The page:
Talkin' redistricting: Blogger Joe Sonka shares his political analysis of potential map
03/29/2011 06:58 PM
The congressional districts that lawmakers draw could influence how the members of Congress vote — or at least that’s the hope of one liberal-leaning blogger.
Joe Sonka, author of the Barefoot and Progessive site, said he thought there was “a slight chance” of Democratic Congressman Ben Chandler siding more with Democrats if he represented a more solidly Democratic district. (The National Journal recently rated Chandler as being at the ideological center of the U.S. House in 2010.)
Pure Politics, last week, drew up a couple of potential congressional maps here and “here with the “Incumbent Entrenchment” model.”:http://mycn2.com/politics/let-redistricting-fun-begin-the-incumbent-entrenchment-congressional-map-model
Sonka then conducted a political analysis based on later set of maps on his site, Barefoot and Progessive, last week.
In his analysis, he calculated that Chandler might have won re-election last November by around 10,000 votes over Republican challenger Andy Barr instead of just 648.
“In that incumbent entrenchment model that you made, Chandler’s not necessarily going to be safe in the coming years, but he’s going to be a little more comfortable,” Sonka said.
Sonka, who is liberal, said he thought there would be a “slight chance” Chandler might shift politically toward the left if he had a more solidly Democratic district.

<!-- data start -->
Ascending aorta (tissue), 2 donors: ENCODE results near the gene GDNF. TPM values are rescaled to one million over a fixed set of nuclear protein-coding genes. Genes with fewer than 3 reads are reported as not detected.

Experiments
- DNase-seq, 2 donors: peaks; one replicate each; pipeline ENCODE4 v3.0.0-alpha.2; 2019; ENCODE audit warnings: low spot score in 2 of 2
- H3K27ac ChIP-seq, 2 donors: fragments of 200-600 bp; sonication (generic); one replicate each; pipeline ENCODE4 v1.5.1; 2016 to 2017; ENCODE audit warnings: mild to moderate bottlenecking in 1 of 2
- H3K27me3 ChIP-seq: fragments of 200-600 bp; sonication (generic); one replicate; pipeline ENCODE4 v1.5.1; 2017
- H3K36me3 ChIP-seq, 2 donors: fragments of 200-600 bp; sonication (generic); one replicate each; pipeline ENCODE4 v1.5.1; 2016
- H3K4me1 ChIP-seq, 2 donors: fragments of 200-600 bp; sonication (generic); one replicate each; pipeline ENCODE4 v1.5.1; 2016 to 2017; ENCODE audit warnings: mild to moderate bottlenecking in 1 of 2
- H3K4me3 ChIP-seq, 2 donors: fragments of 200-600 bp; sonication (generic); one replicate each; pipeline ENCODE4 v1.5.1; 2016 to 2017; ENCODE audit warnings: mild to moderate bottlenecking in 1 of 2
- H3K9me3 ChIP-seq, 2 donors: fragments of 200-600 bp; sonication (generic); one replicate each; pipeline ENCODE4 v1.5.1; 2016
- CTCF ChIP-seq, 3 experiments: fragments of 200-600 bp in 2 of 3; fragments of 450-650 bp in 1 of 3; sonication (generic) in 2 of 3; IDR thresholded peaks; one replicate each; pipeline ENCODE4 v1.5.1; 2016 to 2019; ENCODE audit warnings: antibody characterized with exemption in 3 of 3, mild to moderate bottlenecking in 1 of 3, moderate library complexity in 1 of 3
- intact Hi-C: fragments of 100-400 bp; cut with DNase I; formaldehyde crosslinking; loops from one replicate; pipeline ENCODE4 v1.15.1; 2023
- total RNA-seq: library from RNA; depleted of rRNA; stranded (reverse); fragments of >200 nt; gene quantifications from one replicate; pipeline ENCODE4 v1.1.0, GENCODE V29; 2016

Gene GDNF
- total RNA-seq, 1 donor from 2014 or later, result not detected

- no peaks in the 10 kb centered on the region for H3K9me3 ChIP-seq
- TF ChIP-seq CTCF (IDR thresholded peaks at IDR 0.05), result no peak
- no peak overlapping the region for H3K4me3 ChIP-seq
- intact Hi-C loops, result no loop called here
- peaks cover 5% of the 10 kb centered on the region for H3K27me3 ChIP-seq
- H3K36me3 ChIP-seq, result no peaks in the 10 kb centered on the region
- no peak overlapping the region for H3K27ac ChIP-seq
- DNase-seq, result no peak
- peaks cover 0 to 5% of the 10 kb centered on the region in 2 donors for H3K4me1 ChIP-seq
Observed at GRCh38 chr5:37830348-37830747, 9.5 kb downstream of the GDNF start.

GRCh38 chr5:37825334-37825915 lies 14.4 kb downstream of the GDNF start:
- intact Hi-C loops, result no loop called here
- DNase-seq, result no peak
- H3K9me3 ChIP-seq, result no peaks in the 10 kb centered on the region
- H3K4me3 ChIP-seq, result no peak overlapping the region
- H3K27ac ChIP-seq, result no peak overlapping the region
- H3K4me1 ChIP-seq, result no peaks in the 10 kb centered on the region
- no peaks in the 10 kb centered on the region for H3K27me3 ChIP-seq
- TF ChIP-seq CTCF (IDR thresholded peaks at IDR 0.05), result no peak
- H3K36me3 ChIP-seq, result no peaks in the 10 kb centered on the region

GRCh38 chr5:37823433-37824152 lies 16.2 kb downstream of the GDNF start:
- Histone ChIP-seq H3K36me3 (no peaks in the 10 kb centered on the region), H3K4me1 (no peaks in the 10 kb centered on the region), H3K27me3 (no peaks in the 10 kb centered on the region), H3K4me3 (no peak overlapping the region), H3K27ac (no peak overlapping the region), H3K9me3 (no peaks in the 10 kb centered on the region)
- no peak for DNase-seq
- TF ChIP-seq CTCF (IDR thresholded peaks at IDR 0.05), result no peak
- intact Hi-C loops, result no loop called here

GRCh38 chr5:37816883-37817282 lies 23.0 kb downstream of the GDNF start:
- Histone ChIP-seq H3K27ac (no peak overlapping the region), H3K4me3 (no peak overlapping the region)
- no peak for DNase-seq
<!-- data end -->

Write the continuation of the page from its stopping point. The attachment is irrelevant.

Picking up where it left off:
The state legislature must redraw the congressional, state legislative and judicial district lines before the 2012 filing deadline for candidates.
Former Democratic state representative and one-time congressman Mike Ward talked about the redistricting process on Friday’s edition of Pure Politics.
Over the coming months, Pure Politics will be conducting interviews with Republicans, Democrats and analysts about the redistricting process — what it means for incumbents, challengers and voters.
- Ryan Alessi
Below the Fold
Cabinet for Health and Family Services-backed bill deletes several commissions and numerous required reports
Majority of Kentuckians not fearful of losing insurance; Congressional Budget Office says repeal will raise costs, leave millions without insurance
Gov. Bevin appoints new University of Louisville board, renaming most from previous reorganization attempt
Subscribe and get the latest political intelligence delivered to your inbox.